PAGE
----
This text is about creating a process around planning certificate renewals. As part of our KeyChest re-design, we created a sequence of meaningful checks for TLS certificates to get them always renewed before your web services go down.
Continue reading Planning TLS certificate renewals – define a process →
If you want to see raised eyebrows, just say “unbreakable crypto”. Yet everyone assumes their use of crypto is “unbreakable”. Security experts know it’s safe to reject “unbreakable systems” out of hand, but they often rely on the unbreakability of security protocols day in, day out.
Continue reading ROCA details published – taste of quantum cryptography →
We have reasonable grounds to believe that all Gemalto IDPrime .NET
smart cards generate weak RSA keys vulnerable to the recently published ROCA vulnerability (CVE-2017-15361
). Gemalto stopped selling these cards in September 2017, but there are large numbers of cards still in use in corporate environments. Their primary use is in enterprise PKI systems for secure email, VPN access, and so on.
Continue reading ROCA vulnerability impact on Gemalto IDPrime .NET smart cards →
I wrote about the ROCA vulnerability yesterday. It affects Infineon security chips used in TPMs and smart cards. While it is easy to identify TPM modules and computers using them, smart cards are more difficult.
Continue reading ROCA vulnerability and Axalto / Gemalto .NET v2 smartcards →
Looking back, we can find many examples of errors in the algorithms used to create encryption keys. Not very many of them, however, were found in chips designed and sold as high-security devices for email signing, verifying software integrity, VPN access, or citizen e-ID cards.
Continue reading ROCA – Critical vulnerability in Infineon security chips →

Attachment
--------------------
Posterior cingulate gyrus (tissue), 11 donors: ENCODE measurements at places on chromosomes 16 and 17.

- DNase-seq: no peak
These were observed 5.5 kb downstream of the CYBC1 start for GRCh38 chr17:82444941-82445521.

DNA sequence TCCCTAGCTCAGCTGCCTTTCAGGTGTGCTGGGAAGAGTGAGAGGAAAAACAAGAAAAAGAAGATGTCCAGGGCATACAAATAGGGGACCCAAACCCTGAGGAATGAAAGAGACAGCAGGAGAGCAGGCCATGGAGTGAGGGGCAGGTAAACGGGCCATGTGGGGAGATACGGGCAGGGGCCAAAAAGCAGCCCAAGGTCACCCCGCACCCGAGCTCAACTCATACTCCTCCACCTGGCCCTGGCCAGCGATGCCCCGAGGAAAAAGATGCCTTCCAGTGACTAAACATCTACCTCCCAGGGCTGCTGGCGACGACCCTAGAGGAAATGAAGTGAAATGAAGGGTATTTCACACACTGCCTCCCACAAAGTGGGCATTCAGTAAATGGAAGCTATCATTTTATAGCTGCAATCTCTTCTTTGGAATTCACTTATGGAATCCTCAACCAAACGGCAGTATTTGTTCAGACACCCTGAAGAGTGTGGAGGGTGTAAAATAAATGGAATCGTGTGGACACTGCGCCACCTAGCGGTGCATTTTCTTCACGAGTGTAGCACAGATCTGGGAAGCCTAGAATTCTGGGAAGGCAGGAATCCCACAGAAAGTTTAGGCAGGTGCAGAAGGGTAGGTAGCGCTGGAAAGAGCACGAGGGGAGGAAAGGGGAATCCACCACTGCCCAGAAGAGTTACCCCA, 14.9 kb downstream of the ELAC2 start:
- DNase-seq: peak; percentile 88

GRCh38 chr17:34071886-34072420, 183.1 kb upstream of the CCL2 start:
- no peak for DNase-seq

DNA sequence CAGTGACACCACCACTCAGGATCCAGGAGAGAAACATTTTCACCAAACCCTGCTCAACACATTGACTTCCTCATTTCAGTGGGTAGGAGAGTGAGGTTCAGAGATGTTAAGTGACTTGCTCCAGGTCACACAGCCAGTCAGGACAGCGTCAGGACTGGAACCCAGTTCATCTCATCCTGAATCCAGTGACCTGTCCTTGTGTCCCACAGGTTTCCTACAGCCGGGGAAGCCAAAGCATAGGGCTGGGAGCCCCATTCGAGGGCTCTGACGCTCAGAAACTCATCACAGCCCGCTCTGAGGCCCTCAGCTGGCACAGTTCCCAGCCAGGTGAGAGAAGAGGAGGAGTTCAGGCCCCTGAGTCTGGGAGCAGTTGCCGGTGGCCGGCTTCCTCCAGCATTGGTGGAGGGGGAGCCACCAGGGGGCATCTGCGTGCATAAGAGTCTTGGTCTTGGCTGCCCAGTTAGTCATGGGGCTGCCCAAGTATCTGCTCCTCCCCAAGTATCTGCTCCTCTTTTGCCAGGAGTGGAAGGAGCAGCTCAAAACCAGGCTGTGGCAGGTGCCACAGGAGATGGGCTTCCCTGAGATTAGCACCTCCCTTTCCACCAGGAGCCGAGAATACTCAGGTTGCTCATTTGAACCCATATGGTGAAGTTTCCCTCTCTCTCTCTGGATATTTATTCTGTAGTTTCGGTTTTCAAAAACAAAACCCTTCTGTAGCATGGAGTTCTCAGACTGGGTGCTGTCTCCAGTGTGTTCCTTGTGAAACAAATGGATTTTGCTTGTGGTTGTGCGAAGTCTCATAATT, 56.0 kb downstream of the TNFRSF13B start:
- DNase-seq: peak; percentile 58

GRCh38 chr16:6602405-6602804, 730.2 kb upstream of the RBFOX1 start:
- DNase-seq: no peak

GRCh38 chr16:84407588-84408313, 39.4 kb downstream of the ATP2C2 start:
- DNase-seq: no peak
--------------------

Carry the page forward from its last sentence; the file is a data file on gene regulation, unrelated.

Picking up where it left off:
Is it really possible to design an encryption system, which is as strong as its strongest link? There is never a straight “yes” answer to this question, but we are now as close as one can get.
Continue reading The potential of multi-party signing – as secure as its STRONGEST link →
We have all heard about hackers stealing huge user databases with passwords as they are tempting bounties. FT, Guardian and many others create a new kind of reward – their internet encryption keys via CDNs – services speeding up web traffic.
Continue reading Guardian, FT, etc. share their internet encryption keys with many →
While implementing features of the certificate planner, we have added a few handy features to the KeyChest spot checker as well. It is now much more than just a tool to check when a website certificate expires.
Continue reading SSL certificates – 7 Free Spot Checks in one go – KeyChest →
Public cloud providers have absolute control over our data, applications, everything we do on their cloud platform. Independent key management lowers users’ risk exposure and as such is in the interest of cloud providers. Well, Amazon AWS has different thoughts.
Continue reading Does Amazon Want To Control All Encryption Keys? →
From supercomputers to IoT – processors (or chips) are everywhere. Computer chips protecting our privacy and security would first travel the world to get designed, fabricated, and personalized. Even if we had an unbreakable encryption algorithm, it may be defeated by its manufacturing. Let’s exploit superpowers and their influence to create a practical unbreakable encryption.
Continue reading Unbreakable Encryption with Secure Hardware and Geopolitics →